What do you get when you sand 600 bricks?
In the last post I talked in depth about the amazing world of compost and earthworms. Separately they are amazing but what happens when you build a platform for the two? Magic. The next stage on our path to sustainability is “The Keyhole Garden.”
How did this happen? It all started with a conversation I had with the guys from BioArk. We wanted to find ways to reduce our kitchen waste as well as find self-sustaining growing beds for the garden. Mikkel then suggested keyhole gardens. He sends me a link about them and next thing I know, I was lying in bed at 2 AM reading about the origins of the keyhole garden. Apparently, it’s a common growing medium in Africa. For those who aren’t familiar with a keyhole garden, it’s a circular growing bed with a maximum diameter of two meters, a height of about 80 cm and a 25 cm wide cylinder in the middle made of chicken wire. There is a small wedge cut into the outer circle that abuts the inner cylinder to allow for standing access: It basically looks like a huge wheel of cheese that someone took a giant wedge from. It’s hard to visualize this, but it all makes sense when you see the photos.
How did we construct this thing?
The construction of the whole bed goes something like this. The outer wall was made of reclaimed bricks from a demolished building in the neighborhood. By reusing the old bricks, we were not only sustainable but also saved money.
The downside to having free bricks was that we had to sand down about 600 bricks so they would stack properly. The amount of time and work it took us to do this was mind-boggling. I had to keep on telling myself that this was all for a good cause. After we finished the brick frame, we starting filling in the base with carbon and nitrogen-based elements. Luckily for us, this was the fun part. We used over a week’s worth of unbroken wine bottles to fill the base – this was to allow oxygen to percolate through from underneath the growing medium. And here’s comes the good part: for each garden, we saved about one month’s worth of blank brown cardboard from the kitchen. Then you place a layer of cardboard down, soak it with water and then add horse manure and the earthworms. You make about 10 layers of this and then put 10 cm of soil on the top. Give it about five to six weeks for the earthworms to metabolize the carbon and nitrogen then you can add your wet kitchen waste (anything compostable like vegetable trim, but no onions or citrus fruits!) to the center cylinder. At this point, the earthworms go to town with all those organic materials and leave worm castings to fertilize the plants growing above it. And it doesn’t even have to be watered often because it draws water from all the fresh wet kitchen waste.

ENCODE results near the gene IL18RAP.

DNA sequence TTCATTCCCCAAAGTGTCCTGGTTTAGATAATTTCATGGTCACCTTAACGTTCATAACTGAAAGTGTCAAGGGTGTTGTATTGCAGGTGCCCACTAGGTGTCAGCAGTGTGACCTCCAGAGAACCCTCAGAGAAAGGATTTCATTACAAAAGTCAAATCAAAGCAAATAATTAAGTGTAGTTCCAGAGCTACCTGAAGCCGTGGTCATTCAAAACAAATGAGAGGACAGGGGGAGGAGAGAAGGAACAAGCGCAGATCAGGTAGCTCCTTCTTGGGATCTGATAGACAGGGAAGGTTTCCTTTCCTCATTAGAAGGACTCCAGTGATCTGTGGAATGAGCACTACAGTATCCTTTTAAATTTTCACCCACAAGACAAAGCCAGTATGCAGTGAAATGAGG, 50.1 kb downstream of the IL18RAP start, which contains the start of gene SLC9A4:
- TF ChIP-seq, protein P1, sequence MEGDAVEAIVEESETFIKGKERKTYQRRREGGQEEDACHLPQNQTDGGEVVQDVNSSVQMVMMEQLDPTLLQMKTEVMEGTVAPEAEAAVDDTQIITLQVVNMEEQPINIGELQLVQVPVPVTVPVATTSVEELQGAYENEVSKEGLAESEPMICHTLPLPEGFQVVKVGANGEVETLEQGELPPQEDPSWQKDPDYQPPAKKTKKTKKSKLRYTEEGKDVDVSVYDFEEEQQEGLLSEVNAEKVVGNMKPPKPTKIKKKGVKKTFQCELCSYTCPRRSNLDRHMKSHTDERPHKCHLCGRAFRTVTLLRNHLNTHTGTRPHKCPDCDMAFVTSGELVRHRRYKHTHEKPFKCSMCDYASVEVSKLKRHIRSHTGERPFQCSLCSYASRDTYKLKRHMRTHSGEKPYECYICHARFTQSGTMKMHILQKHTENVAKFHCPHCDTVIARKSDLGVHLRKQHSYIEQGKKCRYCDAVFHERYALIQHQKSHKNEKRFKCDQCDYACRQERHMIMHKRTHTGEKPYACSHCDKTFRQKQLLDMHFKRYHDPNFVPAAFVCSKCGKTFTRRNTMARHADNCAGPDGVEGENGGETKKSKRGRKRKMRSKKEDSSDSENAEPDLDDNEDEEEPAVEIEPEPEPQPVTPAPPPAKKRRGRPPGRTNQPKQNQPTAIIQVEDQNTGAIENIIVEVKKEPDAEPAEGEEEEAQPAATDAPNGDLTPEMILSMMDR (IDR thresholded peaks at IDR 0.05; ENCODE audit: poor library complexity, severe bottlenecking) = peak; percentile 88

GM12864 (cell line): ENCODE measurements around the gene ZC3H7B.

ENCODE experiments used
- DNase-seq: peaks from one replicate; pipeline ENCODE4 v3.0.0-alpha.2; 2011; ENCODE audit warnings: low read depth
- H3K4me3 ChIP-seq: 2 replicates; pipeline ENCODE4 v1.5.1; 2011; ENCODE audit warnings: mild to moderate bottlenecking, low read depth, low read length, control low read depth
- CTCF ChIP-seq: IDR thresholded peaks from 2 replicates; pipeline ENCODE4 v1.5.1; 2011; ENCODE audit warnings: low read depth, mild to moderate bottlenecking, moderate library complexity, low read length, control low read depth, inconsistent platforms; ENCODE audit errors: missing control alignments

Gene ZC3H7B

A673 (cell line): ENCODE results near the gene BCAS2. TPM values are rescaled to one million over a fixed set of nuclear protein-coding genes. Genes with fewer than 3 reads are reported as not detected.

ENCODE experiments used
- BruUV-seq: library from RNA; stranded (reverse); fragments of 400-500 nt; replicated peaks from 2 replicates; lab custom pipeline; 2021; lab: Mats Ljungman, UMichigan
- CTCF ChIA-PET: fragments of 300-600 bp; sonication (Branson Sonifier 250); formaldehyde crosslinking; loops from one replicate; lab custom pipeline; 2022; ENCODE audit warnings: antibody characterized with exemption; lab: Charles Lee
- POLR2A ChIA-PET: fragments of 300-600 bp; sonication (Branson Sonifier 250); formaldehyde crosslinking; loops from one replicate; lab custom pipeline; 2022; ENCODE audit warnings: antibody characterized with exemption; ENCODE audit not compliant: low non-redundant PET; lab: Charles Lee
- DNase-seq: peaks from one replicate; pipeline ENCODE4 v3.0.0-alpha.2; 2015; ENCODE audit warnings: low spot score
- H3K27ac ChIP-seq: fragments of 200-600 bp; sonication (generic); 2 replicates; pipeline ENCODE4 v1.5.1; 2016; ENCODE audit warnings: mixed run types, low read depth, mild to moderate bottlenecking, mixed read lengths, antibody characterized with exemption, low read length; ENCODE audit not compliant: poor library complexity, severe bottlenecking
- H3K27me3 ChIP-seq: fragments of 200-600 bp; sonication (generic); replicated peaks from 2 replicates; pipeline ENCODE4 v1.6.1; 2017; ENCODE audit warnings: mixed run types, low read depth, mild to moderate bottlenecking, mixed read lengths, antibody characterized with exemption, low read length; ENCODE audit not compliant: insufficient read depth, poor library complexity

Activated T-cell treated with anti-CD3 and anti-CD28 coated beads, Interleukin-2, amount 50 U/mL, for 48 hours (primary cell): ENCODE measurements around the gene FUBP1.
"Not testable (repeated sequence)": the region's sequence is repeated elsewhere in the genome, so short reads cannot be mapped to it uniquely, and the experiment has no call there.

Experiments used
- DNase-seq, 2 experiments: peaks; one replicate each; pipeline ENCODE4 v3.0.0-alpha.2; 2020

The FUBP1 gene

This project was truly a team effort. I think at one point there were twelve of us working on the gardens at once, and at least one point throughout the day, we were all cursing those bricks. But the results were worth it. Plants that come from the keyhole garden are incredibly prolific and best of all, everything tastes fantastic.
For those who want to build their own keyhole garden, here’s the list of materials we used for our 2 beds. And all of it was material that otherwise would have been thrown out.
- Two weeks worth of used wine bottles
- 600 reclaimed bricks
- Two weeks worth of brown (non-bleached) cardboard
- Horse manure from Christiana (they apparently have a problem giving it away)
- AND 50 hours of blood, sweat and a few tears
I hope this post inspires some of you to try to build your own keyhole garden. And if any of you need some cardboard or a couple of starter worms, please don’t hesitate to send us an email at the restaurant. There’s nothing more we’d love to do than to help others kickstart their own keyhole garden.